- Use the Internet. If you want to buy a big-ticket item or a must-have toy, do a search on Google (or other search engines). See who is offering the best price. Also use Google (or other search engines) to see if a particular retailer is offering free shipping or other specials. Click, click and you are done. Items can be shipped to your office to make things easier and keep from ruining the surprise. Also if you haven't discovered Etsy, the holidays would be a good time. Artists from all over the world offer amazing crafts and artwork, many at good prices.
- Give back. Again, you should find some time opening up without all the rushing around or looking for parking at the mall. But just an FYI Ė soup kitchens usually have more people then they know what to do with on actual holidays, so try to pick a day when people are needed and you and yours will feel more useful. Adopting a family is a great idea if you can, or on a smaller scale most malls/bookstores/kids stores will have trees filled with ornaments that represent a childís wish. Also don't forgot about thanking the folks who helped make your holidays a little brighter.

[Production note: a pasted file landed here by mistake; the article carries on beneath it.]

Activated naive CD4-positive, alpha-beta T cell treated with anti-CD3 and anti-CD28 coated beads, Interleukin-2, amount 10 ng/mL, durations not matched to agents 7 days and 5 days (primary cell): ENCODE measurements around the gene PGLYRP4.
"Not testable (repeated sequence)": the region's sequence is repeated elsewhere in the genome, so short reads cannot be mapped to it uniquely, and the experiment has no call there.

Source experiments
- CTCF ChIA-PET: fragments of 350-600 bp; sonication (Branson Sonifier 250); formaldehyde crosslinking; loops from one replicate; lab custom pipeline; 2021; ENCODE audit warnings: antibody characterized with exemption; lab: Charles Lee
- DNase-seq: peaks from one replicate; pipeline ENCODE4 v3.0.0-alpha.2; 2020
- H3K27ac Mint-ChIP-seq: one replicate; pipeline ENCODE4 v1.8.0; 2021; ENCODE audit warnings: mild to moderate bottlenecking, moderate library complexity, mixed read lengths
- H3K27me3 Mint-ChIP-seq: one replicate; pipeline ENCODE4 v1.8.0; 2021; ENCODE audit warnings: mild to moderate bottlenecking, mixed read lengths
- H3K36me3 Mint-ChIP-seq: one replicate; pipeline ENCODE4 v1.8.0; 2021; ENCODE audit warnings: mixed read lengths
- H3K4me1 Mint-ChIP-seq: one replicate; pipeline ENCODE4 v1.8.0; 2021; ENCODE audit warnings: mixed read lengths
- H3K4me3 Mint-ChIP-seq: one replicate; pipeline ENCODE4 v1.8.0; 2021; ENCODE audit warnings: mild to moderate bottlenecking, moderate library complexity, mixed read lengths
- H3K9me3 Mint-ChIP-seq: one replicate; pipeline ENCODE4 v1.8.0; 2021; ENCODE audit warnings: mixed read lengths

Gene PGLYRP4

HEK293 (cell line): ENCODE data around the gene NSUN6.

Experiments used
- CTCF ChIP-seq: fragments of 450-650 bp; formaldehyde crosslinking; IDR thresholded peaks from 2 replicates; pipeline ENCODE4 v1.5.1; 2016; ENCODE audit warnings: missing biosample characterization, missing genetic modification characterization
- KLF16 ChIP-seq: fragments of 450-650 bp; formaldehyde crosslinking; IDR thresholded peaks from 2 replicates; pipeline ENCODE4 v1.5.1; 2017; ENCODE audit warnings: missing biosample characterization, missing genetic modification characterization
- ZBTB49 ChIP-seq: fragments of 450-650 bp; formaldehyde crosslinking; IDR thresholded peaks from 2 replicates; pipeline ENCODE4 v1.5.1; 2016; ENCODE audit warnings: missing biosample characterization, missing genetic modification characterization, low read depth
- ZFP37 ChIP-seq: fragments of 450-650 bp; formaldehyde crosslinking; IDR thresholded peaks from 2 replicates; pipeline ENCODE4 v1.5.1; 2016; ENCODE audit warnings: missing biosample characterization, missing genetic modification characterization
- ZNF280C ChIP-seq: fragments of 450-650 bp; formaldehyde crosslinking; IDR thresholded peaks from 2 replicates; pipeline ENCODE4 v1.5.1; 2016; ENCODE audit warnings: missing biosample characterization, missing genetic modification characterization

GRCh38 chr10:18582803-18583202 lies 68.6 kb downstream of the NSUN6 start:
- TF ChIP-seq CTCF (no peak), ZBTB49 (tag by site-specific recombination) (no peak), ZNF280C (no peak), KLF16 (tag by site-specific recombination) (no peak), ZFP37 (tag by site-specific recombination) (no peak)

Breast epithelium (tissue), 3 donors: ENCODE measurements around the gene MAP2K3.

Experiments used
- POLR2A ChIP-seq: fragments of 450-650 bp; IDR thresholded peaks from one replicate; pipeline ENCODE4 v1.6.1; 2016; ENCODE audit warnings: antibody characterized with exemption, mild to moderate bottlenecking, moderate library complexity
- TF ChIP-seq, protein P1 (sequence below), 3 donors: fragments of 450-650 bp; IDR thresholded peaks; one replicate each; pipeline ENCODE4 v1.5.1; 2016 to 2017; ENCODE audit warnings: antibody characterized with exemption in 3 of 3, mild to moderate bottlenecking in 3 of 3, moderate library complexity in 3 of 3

- It's okay to wish. Donít be afraid to use wish lists. If you have generous family or friends who would like to get presents (especially for the little ones), it is perfectly fine to have a wish list. People who donít have kids are often clueless about what to get, or afraid of getting something the child already has or in the wrong size. That said, I wouldnít necessarily advertise it, but if they ask, why not make it easy? And of course, if you do use one, keep it current! Is your wish list current? Save yourself the hassle of returns. And what better time to update your wish list on Amazon then when they are giving stuff away for doing so?
- Oh, and donít forget Buy Nothing Day. Instead of going to the mall the Friday after Thanksgiving (this year November 27 in the US), resist the urge to spend any money. As the site says, for 24 hours every November we remember that no one was born to shop. There has to be something you would rather do than risk your life looking for parking at the mall.
on the night stand :: Big Frog Can't Fit In by Mo Willems.